Journalism seniors reunite through limited F2F


Seniors of 4JRN1 take on a tour around the television studio at the Buenaventura Garcia Paredes, O.P. (BGPOP) Building. Photo by Rainiel Angelyn Figueroa/THE FLAME

AFTER AN almost-three-year pause, seniors of the UST journalism program return to campus to begin their limited in-person classes and reunite with their friends and blockmates.

Batch 2023 journalism students attended the program’s first on-site Broadcast Journalism class on Thursday, Sept. 22., at the Buenaventura Garcia Paredes, O.P. (BGPOP) Building.

This is the first class in the Faculty of Arts & Letters that was held face-to-face since the University’s move to the virtual campus.

“The last time I went to UST to attend face-to-face classes, I was still a freshie,” said journalism senior Stephanie Rimas, adding that their return to the university felt “strangely nostalgic.”

Batch 2023 was the last batch of Thomasians to experience campus life before the COVID-19 pandemic. Since then, the following batches have been taking their classes online through the University’s enriched virtual mode of instruction.

Rimas felt like she had to make the most of the face-to-face experience, especially since she is already in her last year of college.

“Though I’m already in my senior year, I also have the sophomore and junior student in me who wasn’t able to experience F2F classes,” she told The Flame.

These sentiments were echoed by her blockmate Alodia Berzel Laguardia, who did not expect to experience face-to-face classes once again before her graduation.

“I never really expected to be back in my last year in UST since we still have the pandemic going on, but overall, I felt excited. At least I still have a few months to maximize my stay in UST,” she said.

An ‘emotional’ reunion

Happiness was evident on the faces of the seniors as they reunited with their blockmates while waiting for their class’s scheduled studio tour on the 12th floor.

Following health protocols, the class was divided into two. While one batch was in the 12th-floor studio, the other would wait in a designated classroom on the 11th floor.

Laguardia recalled the moment she first entered the classroom on that day, greeted by her blockmates’ excited squeals.

“The first time we saw each other, we were still very young. Now, we look more mature,” she said, adding that seeing each other in the flesh once again felt “very emotional”.

Sofia Valderama told The Flame that reuniting with her blockmates evoked a “different feeling,” considering that this is their final year in the University.

“Although we already met each other face-to-face way back when we were still freshies, the feeling is different now that we saw each other in our final year in UST,” she said.

She also missed the bustling corridors of UST and students exiting their classrooms during dismissal, Valderama added.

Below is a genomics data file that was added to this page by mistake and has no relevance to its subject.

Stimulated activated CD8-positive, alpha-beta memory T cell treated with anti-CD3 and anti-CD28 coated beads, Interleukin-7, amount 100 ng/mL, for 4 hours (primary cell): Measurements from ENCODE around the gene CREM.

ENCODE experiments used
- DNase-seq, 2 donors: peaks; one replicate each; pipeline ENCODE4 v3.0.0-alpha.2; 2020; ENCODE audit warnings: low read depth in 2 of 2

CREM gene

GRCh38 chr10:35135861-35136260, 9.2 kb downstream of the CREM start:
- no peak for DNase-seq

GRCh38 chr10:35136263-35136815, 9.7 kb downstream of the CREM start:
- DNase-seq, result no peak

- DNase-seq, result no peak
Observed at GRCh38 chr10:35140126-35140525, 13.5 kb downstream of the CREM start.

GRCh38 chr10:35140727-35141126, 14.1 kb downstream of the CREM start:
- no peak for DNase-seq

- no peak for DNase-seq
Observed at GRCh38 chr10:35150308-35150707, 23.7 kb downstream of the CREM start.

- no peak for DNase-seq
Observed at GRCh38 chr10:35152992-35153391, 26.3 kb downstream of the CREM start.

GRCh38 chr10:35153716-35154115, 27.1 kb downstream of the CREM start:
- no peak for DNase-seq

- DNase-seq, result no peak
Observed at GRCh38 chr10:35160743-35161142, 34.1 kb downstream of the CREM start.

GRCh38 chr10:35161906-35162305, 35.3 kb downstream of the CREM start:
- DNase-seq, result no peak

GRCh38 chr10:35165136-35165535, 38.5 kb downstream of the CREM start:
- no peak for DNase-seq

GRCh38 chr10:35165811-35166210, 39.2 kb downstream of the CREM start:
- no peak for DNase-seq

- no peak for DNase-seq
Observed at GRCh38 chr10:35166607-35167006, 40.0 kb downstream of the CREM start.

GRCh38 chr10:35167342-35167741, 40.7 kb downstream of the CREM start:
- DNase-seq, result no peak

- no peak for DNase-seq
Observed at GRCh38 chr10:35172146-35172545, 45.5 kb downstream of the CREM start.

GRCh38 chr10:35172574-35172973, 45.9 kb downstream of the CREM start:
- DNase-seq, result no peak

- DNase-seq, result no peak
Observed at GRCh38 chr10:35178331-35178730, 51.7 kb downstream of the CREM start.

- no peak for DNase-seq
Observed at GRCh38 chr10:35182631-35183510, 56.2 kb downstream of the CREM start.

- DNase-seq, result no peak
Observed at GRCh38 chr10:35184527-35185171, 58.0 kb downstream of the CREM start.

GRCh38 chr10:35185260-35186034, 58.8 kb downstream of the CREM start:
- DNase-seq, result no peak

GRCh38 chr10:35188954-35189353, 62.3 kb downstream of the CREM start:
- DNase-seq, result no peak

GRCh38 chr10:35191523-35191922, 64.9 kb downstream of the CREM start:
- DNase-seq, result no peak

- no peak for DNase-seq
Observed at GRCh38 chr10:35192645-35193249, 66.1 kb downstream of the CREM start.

“We didn’t really experience that yesterday as we were the only block in the Journalism program who did a face-to-face class,” she said, adding that she misses the “noise of fellow Artlets”.

Ready for F2F?

While Artlets continue to call for a return to on-site classes, the ongoing pandemic remains a prominent cause of worry.

Rimas, for instance, noted that despite the gradual easing of health protocols, the pandemic is still a point of concern.

“There are still possibilities of getting infected,” Rimas said.

She also thought that it is too “early to comment” on whether or not the University is ready for a full return to face-to-face classes.

“We’re only starting, so I think we’ll have to observe what will happen in this limited F2F,” she said.

However, she believes that the gradual implementation of limited face-to-face classes will help in deciding the “next step” to proceed with full on-site classes.

Valderama also noted that while she thinks the University is capable of a return to full face-to-face classes, a “return to the normal” does not seem possible as of now.

“We are still in a pandemic, the virus is still there so even though everything seems to be going back to normal, health protocols should still be followed,” she said.

She hopes that the administration would also keep in mind the safety of the students upon their return to the campus.

“I hope the administration could ensure the presence of guards and police patrols outside [the campus],” she said.

The seniors of the journalism program were the first students from the Faculty of Arts and Letters since the pandemic to experience a class in a limited face-to-face setting.

The program was the first among the 13 AB programs to receive permission to conduct limited in-person classes. F



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